I was twelve when the first book in The Vampire Diaries tetralogy was released back in 1991. I was immediately taken with the pretty, popular, and strong-willed Elena Gilbert, as well as her two vampire suitors, the sensitive Stefan and his womanizing brother Damon, not to mention Elena’s loyal friends Meredith, Bonnie, and Matt. Reading The Vampire Diaries was a transformative experience for me. I found Smith’s deliberate and well paced prose incredibly appealing. I also found her ability to make the simplest physical interactions between characters sensual without becoming sexually explicit, very admirable. When I wrote my senior thesis during my final year as an undergraduate Creative Writing major, I listed Smith as one of my primary influences as a writer.
Smith went on to write three more YA trilogies with a supernatural slant, as well as the successful Night World series, before withdrawing from the writing world one book short of completing the Night World series. Twelve years after the publication of her last novel and eighteen years after the publication of the last volume of The Vampire Diaries, Smith is back with the fifth installment, The Vampire Diaries: The Return: Nightfall. Though Nightfall is the first book in The Return trilogy, the series picks up right where Dark Reunion left off, making them the continuation of a series rather than a stand alone trilogy.
It must be noted from the get go that I have not picked up a YA novel since I was sixteen. Coincidentally, I outgrew YA fiction around about the same time Smith stopped writing it. As a result, I don’t really know what appeals to the YA audience these days, and can’t even guess at how a reader in the appropriate age demographic would respond to this novel. I can only evaluate it as a grown woman and long time fan that still possesses a great deal of love for the series.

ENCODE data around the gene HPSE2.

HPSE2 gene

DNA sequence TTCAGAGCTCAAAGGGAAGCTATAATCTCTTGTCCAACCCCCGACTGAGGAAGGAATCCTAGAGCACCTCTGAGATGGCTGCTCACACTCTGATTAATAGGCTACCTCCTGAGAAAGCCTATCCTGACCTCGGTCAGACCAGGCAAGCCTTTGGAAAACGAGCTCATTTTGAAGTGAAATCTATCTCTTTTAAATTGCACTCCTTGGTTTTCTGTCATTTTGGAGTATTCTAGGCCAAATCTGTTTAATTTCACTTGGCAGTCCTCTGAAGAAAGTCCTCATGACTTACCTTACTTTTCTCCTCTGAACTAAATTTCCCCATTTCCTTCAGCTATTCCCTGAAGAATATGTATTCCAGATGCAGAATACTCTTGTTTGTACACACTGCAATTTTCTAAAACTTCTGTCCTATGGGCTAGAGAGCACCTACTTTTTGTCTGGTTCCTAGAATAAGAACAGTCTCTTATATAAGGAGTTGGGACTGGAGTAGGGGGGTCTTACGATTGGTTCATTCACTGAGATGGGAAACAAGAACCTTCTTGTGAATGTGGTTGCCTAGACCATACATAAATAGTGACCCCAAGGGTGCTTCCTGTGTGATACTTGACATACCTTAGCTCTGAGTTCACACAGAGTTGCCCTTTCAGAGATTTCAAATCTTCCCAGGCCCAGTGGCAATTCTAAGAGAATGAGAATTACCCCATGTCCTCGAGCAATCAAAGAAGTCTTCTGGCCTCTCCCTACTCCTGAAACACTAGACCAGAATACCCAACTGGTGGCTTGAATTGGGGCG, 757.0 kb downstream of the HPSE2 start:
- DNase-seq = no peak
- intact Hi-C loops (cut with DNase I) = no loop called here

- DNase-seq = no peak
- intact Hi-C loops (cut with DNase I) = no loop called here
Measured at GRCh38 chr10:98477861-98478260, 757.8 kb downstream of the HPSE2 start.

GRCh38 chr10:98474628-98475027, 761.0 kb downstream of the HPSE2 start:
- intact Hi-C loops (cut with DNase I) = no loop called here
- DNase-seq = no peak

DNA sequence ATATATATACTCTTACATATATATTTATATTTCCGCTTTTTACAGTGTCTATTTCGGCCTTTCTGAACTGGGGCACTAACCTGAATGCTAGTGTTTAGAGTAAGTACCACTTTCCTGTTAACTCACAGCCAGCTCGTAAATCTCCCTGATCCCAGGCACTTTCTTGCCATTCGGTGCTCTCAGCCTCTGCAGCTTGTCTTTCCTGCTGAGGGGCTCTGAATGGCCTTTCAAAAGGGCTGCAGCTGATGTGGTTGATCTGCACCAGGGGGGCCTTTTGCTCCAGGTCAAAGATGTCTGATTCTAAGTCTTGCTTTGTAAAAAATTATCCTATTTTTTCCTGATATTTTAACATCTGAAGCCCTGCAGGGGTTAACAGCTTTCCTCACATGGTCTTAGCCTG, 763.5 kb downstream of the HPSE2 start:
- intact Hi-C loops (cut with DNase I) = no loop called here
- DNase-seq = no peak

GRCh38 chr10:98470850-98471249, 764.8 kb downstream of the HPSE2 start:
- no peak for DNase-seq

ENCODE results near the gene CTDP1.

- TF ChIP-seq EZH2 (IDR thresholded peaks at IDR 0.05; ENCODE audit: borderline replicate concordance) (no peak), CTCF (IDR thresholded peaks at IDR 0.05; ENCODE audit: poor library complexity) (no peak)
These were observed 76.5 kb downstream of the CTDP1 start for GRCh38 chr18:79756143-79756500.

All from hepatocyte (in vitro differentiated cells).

It having been such a long time since I’d read the first four books, before starting Nightfall, I hauled out my first edition paperbacks and re-read the entire series to refresh my memory. My response this time around was less favorable than when I was twelve. I found it very difficult to like most of the characters. Elena is incredibly selfish and manipulative. I couldn’t figure out why I identified so much with her when I was younger. Of course, I realize the series is all about how Elena goes from being your stereotypical “mean girl” to a caring, selfless, and ultimately noble person, but that doesn’t change the fact that she remains almost entirely unsympathetic through the first two books. Stefan’s insistence on blaming himself for every negative thing that happens to the people he loves struck me as narcissistic. I liked Damon up until he forced Elena to exchange blood with him by threatening to kill her little sister, thus resulting in a metaphorical rape scene that is later referenced as the night Elena “succumbed” to him. I thought Bonnie was too sensitive and Matt was a door mat. Don’t get me wrong, all the characters have redeeming qualities. I just felt their flaws outweighed their virtues, making them difficult to like. The only character I didn’t have to work at liking was Meredith whose occasional “mean girl” tendencies and biting sarcasm were eclipsed by her level-headedness and compassion.
The writing, however, held up. Simple and descriptive, spare and deliberate; every scene, sentence, and snippet of dialogue advanced the plot. There wasn’t an ounce of fat to trim. Every single word in those books needed to be there. There are precious few writers in the world who can construct such tight stories, and it’s the primary reason I loved Smith’s books.
That said, twenty pages into Nightfall I knew something was wrong. Dark Reunion, the fourth book in the series, ends on the morning of June 21, 1992, and Nightfall picks up seven days after. Yet, all of a sudden there is 2009 technology in a 1992 world. Damon carries a hand held video recorder. Stefan has a personal computer. Everyone has a cell phone and they all make video calls to each other on a regular basis. None of these devices were readily available in 1992. If they had been, the first four books would have been significantly different since many of the most frightening scenes occur because one character can’t get in touch with another.